In Pacific Rim: Uprising, the sequel to Guillermo del Toro’s 2013 film Pacific Rim, one-time military cadet Jake Pentecost (John Boyega) rips off junkers in a war-torn city to make his living. 10 years prior, Jake’s father (Idris Elba) sacrificed himself to stop a breach in the sea floor that allowed building-sized Kaiju into the world.
After a run-in with the law, Jake is brought back into military service as a ranger tasked with training a new squad of cadets to fight inside Jaegars—building-sized robotic suits that can only function when piloted by two people whose minds must sync up and work in tandem.
Steven DeKnight’s sequel doesn’t require much more setup than this. We know that there will come a point where Jaegers must face off against Kaiju. We are pretty certain that the entire movie will be an excuse for this to happen, most likely in the form of a prolonged climax.
And we are correct. After a long time passes, in which characters and vague apocalyptic plots are established, we got a good chunk of metal clashing with metal and/or rigid alien hide. It can be exciting. At the very least, it is largely coherent. It can also be visually clunky and somewhat awkward. It is also too repetitive to justify the length of the sequence.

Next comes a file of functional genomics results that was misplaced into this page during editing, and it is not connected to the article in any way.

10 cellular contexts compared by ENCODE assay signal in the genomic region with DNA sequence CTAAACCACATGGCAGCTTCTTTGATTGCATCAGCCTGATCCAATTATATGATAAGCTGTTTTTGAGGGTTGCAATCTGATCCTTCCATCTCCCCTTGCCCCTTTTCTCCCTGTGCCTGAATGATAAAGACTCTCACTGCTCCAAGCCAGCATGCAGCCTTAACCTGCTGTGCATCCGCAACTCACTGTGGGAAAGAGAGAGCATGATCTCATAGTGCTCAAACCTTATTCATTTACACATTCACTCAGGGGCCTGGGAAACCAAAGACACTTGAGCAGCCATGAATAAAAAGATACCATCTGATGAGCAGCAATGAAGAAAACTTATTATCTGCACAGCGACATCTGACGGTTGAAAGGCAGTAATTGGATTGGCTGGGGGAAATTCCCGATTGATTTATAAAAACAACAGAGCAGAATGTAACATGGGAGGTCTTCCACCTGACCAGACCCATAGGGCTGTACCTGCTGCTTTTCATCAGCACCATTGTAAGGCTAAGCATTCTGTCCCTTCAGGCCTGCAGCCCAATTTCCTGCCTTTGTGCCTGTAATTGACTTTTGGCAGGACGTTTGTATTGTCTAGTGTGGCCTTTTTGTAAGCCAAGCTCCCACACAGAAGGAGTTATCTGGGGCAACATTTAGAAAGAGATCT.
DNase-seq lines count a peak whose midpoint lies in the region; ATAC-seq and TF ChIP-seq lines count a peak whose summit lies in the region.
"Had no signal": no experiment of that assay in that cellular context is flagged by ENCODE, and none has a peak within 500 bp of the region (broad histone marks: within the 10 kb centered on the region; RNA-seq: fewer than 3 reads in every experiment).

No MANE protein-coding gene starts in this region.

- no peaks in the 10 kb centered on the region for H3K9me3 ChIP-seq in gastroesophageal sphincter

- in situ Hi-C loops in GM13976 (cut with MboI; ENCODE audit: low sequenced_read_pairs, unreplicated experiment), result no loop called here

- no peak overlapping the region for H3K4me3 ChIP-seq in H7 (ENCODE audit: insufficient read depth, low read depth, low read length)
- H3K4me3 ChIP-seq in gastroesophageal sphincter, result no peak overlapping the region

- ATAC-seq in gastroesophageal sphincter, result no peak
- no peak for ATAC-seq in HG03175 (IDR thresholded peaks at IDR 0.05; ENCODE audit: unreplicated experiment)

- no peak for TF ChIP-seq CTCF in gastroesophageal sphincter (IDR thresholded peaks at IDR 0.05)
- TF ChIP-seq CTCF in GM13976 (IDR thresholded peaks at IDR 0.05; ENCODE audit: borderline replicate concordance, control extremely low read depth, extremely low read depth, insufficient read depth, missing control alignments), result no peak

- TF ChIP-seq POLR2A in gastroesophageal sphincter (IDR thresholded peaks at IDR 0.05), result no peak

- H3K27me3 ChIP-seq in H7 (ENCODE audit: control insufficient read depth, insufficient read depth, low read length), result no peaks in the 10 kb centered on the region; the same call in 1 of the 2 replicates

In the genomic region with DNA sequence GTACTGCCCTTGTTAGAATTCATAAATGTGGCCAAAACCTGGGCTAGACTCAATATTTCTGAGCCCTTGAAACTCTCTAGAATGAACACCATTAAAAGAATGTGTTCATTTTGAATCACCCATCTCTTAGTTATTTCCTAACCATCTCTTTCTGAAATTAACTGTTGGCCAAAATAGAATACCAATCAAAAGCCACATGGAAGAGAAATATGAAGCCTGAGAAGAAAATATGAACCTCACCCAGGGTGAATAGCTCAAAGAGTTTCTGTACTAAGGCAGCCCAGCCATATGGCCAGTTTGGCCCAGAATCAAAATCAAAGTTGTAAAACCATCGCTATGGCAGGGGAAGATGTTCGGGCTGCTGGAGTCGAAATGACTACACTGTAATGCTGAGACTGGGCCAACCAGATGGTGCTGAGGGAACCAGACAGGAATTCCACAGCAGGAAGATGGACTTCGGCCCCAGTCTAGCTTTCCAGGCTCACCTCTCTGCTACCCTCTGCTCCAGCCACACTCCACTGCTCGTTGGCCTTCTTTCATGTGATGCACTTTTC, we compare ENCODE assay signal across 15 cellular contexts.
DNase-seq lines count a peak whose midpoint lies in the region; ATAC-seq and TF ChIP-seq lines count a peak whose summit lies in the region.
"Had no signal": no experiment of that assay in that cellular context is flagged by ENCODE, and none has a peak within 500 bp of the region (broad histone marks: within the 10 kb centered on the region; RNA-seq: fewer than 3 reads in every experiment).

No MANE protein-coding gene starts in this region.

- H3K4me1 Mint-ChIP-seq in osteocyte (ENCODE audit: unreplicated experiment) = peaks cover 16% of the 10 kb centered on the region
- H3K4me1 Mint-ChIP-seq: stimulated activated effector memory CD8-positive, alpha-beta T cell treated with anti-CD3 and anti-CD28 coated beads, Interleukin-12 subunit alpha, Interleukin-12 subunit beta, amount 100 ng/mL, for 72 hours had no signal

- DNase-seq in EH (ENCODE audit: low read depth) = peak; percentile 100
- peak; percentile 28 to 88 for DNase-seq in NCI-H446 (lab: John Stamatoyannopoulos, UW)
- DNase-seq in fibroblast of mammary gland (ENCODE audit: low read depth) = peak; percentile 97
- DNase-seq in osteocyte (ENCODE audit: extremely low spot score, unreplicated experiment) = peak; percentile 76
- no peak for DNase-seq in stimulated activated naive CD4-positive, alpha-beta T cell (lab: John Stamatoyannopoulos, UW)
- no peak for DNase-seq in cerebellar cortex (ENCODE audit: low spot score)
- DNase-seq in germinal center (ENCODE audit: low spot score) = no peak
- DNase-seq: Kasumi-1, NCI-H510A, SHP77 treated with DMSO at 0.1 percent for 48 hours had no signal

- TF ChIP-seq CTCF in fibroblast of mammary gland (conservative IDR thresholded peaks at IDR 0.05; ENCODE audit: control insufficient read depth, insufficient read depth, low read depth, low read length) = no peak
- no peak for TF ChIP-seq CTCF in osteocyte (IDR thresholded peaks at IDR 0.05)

What really sinks this film is not its sequences of action, but the buildup to them. Much of this two hour movie is comprised of boilerplate characters interacting in conventional ways. Boyega’s Jake returns to the military base to find an old rival (Scott Eastwood). The tension that comes from this is lazily scripted, and it also never really amounts to actual conflict.
Then there are the squadron of cadets, who have little to no characteristics and function more as props until the film requires more bodies in order to have more Jaegers. Save for Cailee Spaeny’s Amara, who at least as a vague backstory and thus some motivation. Not to mention that Spaeny gives the best performance in the movie, and one of only two serviceable performances alongside Boyega.
The script’s attempts at conflict, humor, and genuine emotions all fall resoundingly flat. This problem may stem from the poor character development, but it mostly feels as if the screenwriters are jamming in these emotional appeals because they feel obligated to. What they really want is to get to the loud, explosive battles. Putting in the plot and the character and the energy is secondary, it seems.
Pacific Rim: Uprising is essentially what one would have expected from a Pacific Rim sequel that does not include del Toro. DeKnight does not fail when it comes to the action, but there is so little charm or energy to it. Perhaps it will service whatever desire fans of the first film are looking for in a sequel, but it nevertheless fails to compel on its own merits.
Pacific Rim: Uprising: C-
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—Alex Brannan (@TheAlexBrannan)